Among North American evangelicals who hold a high view of Scripture, there is a wide spectrum of views on biblical teaching around women and men in God’s design and purposes.
- The Mobilized Church: Keys to Unlock Missions PotentialTue Sep 29 2020
- Leadership Pathways for WomenTue Oct 20 2020, 05:00pm PST
- Navigating the Shifting Sands of the PPP Loan Forgiveness ApplicationTue Oct 27 2020, 02:00pm EDT
- How Do I Get My Pastor Engaged in Missions? Cracking the CodeWed Nov 4 2020, 01:00pm EST
- Webinar: Creating a Culture of InnovationThu Nov 5 2020, 02:00pm EST
The world is changing, but the gospel remains the same. And every day, God is at work in central and eastern Europe, as the message of Jesus Christ touches young people. Pockets of this reformation are being sparked by the dedication, sacrifice, and service of our missionary team, Josiah Venture.
What special work may God be doing among us in these days? We’ve seen new discoveries in archeology and biblical culture, new access to research through the internet, and new eyes on the revelation of Scripture.
We’ve been providing care, counsel, and prayer to pastors, missionaries, church planters and other servants of Christ for a number of years now. One of the most important things we do is help them to rest in God.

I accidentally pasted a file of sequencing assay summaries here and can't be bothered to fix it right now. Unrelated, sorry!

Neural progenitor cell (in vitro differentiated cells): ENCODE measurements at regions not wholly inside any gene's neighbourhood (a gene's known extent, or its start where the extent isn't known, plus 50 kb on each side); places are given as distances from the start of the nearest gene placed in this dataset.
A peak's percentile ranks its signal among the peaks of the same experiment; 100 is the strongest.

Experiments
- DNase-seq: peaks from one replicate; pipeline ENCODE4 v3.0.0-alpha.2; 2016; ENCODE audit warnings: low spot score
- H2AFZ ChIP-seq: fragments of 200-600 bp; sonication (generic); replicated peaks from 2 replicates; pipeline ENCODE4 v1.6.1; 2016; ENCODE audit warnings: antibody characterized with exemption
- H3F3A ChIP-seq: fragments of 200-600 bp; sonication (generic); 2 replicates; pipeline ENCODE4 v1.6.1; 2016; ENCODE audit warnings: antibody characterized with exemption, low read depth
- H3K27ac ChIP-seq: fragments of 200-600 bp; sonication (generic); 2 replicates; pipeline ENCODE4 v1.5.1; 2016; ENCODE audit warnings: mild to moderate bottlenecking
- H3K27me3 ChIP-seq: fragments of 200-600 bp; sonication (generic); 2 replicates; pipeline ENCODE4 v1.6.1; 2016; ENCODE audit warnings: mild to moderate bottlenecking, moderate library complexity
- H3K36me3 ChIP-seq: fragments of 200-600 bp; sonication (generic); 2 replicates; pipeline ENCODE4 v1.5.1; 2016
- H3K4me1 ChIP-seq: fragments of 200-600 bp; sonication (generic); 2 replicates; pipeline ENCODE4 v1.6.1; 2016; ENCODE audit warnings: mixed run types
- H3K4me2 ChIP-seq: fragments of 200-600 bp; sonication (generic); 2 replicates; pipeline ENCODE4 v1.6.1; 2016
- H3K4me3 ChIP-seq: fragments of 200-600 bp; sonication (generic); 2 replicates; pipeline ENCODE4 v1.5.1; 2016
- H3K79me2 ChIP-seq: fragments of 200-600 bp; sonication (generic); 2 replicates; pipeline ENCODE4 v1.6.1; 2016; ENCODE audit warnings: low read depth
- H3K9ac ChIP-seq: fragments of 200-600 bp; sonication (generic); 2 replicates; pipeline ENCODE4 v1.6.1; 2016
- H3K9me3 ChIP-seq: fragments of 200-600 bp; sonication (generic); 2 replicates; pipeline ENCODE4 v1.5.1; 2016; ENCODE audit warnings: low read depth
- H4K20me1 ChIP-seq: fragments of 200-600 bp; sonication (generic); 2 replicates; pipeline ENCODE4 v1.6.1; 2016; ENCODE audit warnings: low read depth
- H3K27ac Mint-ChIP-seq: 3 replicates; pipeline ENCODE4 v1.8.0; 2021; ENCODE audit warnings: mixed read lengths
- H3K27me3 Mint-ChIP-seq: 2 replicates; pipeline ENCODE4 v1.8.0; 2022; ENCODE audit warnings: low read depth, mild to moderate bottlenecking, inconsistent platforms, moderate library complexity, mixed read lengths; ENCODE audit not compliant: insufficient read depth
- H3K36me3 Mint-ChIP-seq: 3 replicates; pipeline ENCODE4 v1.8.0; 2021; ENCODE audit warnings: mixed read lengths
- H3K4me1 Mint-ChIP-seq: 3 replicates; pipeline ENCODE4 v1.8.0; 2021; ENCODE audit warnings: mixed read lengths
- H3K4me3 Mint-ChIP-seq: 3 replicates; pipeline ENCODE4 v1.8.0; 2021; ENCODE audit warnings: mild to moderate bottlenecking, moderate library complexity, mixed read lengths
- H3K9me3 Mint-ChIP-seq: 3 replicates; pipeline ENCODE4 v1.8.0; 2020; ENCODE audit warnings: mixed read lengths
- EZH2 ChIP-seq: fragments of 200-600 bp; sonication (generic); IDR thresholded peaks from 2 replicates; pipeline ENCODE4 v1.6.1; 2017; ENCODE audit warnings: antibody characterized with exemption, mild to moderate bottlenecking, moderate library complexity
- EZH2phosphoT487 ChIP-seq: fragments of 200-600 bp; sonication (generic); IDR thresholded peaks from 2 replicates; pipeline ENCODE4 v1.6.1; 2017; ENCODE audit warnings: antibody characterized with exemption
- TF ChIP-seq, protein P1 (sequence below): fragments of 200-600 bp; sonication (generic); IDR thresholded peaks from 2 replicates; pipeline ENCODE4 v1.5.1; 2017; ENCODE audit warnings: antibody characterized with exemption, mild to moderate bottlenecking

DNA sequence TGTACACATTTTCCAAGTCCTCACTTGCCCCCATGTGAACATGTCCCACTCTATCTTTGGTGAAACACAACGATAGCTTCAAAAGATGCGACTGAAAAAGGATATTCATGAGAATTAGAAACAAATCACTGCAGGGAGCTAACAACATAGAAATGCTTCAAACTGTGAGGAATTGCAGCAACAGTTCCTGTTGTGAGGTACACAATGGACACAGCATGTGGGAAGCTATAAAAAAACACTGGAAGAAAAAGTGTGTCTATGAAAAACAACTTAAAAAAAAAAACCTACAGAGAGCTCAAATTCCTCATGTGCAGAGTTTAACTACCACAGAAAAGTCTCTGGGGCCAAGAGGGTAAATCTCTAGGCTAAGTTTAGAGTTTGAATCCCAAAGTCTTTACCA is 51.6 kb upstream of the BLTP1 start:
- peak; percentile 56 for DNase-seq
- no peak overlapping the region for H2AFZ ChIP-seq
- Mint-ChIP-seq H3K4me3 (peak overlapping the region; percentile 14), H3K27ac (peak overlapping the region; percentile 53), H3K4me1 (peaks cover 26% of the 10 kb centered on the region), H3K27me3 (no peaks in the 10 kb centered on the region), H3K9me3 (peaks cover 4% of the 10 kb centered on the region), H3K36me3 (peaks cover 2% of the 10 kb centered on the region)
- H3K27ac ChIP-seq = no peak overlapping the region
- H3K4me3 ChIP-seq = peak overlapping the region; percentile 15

Marv Newell, new executive director of The International Day for the Unreached (www.dayfortheunreached.org).
I’ve observed that most missionaries struggle with one of two things when writing their prayer and update newsletters. Either they struggle to design a newsletter layout that is both attractive to the eye and easy to read, or they struggle to use language that speaks to the heart and inspires the reader. Here are 4 quick tips on the layout of your newsletter and 4 quick tips on the language in your newsletter.
Dread. That’s what I felt before my weekly check-in as an MPD coach with this staff. The litany of excuses, hopelessness, and futility I felt each meeting sucked me right into their vortex of despair.
I (Tim) had a world-changing meeting at Cracker Barrell recently. I was privileged to sit down with a young couple committed to reaching college students for Christ.
In 1919, Texas Baptists began a ministry for college students. Our first Baptist Student Ministries (BSM) was planted at Texas A&M and UT, but soon included most of the major campuses in Texas.
How do you know if you have what it takes to be an effective disciple-maker among the least-reached? Maybe you have a Bible degree. Maybe you have a calling. Maybe you even have a short-term mission trip under your belt. Is that enough?